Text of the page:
by Nick Rogers The debate around the meaning of sex and gender made an appearance at this year’s British Labour Party conference in Brighton. Women’s Place UK – an organisation that questions the demand that biological males who self-identify as woman should have access to women’s spaces, to all-women shortlists, ...
    RedlineBy Admin
    2 weeks ago
  • Rebelling in Wellington
    Yesterday I went down to Wellington to participate in the Extinction Rebellion protest. Its part of the latest global wave of XR actions, with actions happening all over the world. Some of those protests are massively disruptive: in Canada, XR is blocking major bridges, stopping people from getting to work. ...
    No Right TurnBy Idiot/Savant
    2 weeks ago

  • Methane reducing cattle feed one step closer
    The Government today announced its support for a project that could substantially reduce agricultural greenhouse gas emissions from cattle. The announcement was made as part of Prime Minister Jacinda Ardern’s and Agriculture Minister Damien O’Connor’s visit to Nelson’s Cawthron Aquaculture Park. The Cawthron Institute will receive $100,000 from the Government’s ...
    BeehiveBy beehive.govt.nz
    2 days ago
  • Bill to refresh superannuation system passes first reading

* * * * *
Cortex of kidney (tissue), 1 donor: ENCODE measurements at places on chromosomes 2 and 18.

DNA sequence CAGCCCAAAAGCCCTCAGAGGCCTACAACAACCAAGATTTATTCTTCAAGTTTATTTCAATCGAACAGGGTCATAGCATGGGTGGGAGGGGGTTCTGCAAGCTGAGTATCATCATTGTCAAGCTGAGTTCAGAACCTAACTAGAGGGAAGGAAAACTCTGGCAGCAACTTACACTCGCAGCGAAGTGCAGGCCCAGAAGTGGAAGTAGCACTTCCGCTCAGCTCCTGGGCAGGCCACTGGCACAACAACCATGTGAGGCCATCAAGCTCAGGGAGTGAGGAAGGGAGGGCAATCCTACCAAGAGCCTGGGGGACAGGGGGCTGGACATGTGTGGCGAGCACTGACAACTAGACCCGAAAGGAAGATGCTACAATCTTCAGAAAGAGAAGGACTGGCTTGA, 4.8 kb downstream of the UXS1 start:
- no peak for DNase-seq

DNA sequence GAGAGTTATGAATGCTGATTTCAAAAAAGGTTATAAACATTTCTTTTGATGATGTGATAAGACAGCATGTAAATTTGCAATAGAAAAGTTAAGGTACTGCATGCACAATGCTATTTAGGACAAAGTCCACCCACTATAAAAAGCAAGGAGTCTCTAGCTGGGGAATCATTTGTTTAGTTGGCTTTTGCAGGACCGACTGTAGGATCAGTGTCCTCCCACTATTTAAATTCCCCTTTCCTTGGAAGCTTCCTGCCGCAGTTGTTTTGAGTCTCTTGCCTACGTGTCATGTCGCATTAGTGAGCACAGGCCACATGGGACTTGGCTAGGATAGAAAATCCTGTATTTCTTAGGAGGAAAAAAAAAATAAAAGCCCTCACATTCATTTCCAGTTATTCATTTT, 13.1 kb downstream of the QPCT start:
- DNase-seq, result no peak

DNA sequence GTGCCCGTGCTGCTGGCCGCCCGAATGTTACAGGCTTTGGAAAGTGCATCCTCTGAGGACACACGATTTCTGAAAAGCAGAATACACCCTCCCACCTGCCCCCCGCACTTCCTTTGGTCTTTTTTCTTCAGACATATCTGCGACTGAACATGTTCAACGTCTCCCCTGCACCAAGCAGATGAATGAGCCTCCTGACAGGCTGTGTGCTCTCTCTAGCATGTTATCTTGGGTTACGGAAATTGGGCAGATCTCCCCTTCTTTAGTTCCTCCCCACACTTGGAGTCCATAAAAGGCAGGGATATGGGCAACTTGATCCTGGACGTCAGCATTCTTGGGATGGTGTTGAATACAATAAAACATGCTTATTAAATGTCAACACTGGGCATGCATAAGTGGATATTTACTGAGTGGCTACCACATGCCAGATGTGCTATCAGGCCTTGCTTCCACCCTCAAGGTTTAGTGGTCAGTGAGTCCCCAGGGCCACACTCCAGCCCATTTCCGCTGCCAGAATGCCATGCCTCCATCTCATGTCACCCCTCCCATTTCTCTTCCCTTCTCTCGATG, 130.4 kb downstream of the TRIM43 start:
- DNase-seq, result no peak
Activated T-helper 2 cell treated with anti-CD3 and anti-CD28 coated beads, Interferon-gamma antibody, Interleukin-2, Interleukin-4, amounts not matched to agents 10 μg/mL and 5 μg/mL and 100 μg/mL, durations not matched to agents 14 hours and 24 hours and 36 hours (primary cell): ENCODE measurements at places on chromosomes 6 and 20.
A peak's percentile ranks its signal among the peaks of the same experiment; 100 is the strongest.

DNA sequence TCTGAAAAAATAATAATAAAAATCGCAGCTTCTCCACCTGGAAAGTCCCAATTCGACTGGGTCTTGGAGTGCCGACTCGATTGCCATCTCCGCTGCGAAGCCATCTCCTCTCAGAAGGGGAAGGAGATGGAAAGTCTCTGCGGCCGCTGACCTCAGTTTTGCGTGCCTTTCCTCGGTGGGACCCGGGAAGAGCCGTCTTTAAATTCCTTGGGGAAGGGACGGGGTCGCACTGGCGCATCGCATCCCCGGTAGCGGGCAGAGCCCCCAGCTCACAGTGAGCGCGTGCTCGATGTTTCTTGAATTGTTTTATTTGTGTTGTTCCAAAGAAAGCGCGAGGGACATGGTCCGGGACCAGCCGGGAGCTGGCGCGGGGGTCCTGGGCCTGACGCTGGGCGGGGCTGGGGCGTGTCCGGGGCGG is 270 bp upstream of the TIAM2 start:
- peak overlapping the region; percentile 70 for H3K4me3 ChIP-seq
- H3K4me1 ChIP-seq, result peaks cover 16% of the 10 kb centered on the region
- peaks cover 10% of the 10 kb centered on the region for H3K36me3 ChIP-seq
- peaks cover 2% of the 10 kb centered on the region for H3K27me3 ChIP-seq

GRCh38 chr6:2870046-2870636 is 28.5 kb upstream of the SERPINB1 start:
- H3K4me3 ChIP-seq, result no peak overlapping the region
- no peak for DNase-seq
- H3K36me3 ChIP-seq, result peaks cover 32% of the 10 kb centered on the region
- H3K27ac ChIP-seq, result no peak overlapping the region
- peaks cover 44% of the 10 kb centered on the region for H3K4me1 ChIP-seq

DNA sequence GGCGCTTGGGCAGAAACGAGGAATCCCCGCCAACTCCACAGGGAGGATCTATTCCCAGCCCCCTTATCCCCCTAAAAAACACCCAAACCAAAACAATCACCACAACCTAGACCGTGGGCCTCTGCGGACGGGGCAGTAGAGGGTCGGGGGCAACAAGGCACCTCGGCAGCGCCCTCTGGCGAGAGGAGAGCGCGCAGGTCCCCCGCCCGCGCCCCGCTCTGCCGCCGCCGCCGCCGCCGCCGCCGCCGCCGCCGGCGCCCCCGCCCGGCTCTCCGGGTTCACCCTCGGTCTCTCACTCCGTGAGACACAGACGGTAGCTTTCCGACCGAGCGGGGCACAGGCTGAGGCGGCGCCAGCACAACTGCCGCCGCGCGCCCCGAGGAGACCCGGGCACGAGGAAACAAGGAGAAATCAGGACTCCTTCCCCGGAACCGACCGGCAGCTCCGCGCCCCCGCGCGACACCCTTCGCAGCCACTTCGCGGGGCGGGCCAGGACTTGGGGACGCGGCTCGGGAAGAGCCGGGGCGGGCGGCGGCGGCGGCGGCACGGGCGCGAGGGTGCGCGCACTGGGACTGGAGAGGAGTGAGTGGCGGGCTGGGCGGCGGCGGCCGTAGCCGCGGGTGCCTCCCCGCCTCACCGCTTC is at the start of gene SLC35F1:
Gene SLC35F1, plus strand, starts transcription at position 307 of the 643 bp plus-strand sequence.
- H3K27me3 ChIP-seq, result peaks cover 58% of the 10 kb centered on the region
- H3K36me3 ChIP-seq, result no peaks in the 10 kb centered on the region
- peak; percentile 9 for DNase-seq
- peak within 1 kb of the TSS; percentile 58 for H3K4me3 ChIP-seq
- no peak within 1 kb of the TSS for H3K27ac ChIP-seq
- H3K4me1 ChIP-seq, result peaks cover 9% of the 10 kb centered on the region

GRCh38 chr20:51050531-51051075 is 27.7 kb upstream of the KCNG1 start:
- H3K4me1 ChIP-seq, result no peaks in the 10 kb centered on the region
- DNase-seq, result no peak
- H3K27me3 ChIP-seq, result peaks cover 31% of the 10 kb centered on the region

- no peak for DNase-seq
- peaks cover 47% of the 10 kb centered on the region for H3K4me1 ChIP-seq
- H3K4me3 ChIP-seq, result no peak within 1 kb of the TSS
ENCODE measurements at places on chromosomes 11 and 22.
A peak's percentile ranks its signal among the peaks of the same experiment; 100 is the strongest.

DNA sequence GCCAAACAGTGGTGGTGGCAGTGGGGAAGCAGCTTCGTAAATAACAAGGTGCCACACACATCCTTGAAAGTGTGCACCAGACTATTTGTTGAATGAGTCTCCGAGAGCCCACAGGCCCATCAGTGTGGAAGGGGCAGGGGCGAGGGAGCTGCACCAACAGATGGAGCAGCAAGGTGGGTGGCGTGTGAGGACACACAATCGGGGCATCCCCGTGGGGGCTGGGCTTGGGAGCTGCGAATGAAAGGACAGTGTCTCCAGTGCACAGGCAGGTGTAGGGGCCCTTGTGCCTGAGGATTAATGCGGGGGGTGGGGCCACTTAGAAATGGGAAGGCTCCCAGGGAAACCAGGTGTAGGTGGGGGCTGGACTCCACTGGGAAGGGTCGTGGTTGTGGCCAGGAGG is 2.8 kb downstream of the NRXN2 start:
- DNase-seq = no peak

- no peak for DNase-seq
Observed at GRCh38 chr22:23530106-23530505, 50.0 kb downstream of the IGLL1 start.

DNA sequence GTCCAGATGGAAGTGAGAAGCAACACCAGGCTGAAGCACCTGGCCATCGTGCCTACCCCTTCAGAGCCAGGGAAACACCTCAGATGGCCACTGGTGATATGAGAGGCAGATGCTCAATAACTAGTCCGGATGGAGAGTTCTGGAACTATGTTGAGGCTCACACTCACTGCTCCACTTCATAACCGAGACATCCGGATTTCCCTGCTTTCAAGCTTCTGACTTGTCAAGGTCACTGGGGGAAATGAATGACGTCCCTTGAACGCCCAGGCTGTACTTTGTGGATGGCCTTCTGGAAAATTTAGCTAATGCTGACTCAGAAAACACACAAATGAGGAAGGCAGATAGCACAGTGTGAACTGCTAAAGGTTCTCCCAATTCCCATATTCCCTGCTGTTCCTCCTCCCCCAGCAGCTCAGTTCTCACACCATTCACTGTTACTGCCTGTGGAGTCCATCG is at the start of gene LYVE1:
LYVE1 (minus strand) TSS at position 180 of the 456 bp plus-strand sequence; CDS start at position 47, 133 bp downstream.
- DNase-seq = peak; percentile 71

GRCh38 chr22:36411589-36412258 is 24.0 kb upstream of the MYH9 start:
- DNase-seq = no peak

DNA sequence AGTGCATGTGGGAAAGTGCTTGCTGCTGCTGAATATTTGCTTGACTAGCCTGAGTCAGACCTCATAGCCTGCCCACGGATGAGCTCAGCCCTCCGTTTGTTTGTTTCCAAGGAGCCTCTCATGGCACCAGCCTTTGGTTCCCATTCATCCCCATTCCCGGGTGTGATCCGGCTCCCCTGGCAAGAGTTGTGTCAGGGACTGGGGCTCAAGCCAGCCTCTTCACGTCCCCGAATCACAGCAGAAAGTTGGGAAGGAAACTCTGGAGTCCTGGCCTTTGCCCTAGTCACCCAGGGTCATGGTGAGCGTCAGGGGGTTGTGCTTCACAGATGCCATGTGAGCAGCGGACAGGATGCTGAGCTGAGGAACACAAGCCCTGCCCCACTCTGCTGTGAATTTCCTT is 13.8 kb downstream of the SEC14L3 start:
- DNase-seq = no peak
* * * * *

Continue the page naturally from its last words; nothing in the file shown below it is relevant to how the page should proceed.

Social Development Minister Carmel Sepuloni has welcomed the first reading of the New Zealand Superannuation and Veteran’s Pension Legislation Amendment Bill. “Every New Zealander has a stake in New Zealand Superannuation and Veteran’s Pension,” says Carmel Sepuloni. “They are our most common form of social assistance – nearly 800,000 New ...
    BeehiveBy beehive.govt.nz
    2 days ago
  • Government announces next steps in fight against measles
    Babies in Auckland aged six months and over can receive a free vaccination and children will all have access to vaccines, Associate Minister of Health Julie Anne Genter announced today at Papatoetoe High School.   The move comes as part of Government efforts to step up the fight against measles. ...
    BeehiveBy beehive.govt.nz
    2 days ago
  • Speech to the New Zealand Institute of International Affairs, Pacific Futures: Connections, Identity...
    ***Check against delivery*** Good morning. It is a pleasure to be here, and to have the honour of opening this important conference on behalf of the New Zealand Institute of International Affairs. Let us take the opportunity to acknowledge all the people who have helped make today possible, including our special ...
    BeehiveBy beehive.govt.nz
    2 days ago
  • Police trial new response to high risk events